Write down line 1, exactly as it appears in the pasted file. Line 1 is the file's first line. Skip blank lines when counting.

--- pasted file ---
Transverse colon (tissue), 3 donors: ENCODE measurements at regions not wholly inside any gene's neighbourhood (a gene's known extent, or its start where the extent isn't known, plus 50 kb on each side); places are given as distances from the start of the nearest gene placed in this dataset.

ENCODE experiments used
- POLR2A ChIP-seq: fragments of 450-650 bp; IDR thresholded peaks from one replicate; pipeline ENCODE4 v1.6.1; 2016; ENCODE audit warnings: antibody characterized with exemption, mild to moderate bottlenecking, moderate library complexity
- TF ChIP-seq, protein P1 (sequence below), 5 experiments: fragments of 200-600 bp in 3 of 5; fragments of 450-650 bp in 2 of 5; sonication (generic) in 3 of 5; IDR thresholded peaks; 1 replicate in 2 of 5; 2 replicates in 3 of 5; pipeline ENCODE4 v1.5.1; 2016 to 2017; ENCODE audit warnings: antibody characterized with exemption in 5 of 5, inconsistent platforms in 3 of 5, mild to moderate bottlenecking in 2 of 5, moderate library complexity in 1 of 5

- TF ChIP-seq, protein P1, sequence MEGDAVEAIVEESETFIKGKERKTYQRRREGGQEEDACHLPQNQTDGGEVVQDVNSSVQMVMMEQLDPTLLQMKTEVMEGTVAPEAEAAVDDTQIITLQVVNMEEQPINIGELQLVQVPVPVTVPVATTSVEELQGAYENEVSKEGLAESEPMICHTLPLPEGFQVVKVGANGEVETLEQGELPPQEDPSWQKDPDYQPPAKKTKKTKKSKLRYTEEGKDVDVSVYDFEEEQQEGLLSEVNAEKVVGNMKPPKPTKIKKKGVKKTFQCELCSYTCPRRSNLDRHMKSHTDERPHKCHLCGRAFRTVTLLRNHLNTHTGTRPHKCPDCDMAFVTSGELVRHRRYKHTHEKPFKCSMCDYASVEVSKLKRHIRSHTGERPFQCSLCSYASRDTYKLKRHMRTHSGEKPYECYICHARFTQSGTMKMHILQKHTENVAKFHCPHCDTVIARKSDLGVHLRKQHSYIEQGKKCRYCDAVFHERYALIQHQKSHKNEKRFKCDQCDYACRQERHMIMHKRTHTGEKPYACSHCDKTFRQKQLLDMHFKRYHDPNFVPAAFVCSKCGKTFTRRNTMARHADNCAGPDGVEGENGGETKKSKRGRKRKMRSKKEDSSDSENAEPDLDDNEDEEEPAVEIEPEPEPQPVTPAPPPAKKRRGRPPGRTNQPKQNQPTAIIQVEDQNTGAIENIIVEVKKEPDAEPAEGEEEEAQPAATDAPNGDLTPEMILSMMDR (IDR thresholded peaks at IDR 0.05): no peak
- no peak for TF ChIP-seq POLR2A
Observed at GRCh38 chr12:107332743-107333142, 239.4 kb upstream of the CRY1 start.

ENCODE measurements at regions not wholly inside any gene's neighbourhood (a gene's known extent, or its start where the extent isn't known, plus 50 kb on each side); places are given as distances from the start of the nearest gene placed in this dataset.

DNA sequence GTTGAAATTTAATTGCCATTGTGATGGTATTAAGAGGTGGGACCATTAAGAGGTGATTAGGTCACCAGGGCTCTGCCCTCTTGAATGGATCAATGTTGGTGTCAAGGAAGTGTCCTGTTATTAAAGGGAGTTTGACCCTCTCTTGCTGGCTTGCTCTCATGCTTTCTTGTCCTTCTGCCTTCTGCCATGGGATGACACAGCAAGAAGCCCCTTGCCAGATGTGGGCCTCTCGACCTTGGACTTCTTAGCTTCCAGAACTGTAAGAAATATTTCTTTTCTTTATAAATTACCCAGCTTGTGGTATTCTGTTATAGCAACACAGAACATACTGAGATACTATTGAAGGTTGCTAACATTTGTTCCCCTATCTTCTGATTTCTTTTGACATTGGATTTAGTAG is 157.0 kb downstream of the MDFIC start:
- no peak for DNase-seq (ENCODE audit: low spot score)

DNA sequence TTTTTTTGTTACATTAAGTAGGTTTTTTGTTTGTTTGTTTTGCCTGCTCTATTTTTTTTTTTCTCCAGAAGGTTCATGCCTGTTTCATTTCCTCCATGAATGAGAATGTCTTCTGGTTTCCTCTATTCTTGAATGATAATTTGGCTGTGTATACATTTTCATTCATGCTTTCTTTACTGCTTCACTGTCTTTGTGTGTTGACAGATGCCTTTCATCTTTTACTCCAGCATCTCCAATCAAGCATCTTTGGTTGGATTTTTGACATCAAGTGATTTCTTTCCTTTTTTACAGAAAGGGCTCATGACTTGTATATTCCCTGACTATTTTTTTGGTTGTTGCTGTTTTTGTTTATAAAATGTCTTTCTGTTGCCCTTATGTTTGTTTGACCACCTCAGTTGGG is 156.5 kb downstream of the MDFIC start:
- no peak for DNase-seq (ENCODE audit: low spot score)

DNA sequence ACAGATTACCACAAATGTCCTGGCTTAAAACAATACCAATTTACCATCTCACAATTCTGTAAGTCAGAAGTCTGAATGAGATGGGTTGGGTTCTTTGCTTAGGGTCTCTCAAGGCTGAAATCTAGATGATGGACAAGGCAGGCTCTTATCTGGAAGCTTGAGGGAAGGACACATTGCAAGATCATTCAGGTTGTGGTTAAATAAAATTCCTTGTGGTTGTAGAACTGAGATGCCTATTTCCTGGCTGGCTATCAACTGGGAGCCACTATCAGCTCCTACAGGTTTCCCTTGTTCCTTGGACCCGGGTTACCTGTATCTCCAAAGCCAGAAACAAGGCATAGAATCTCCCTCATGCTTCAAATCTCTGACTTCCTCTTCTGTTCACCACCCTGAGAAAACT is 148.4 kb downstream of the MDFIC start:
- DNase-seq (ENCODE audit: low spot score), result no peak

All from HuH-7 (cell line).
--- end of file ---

Transverse colon (tissue), 3 donors: ENCODE measurements at regions not wholly inside any gene's neighbourhood (a gene's known extent, or its start where the extent isn't known, plus 50 kb on each side); places are given as distances from the start of the nearest gene placed in this dataset.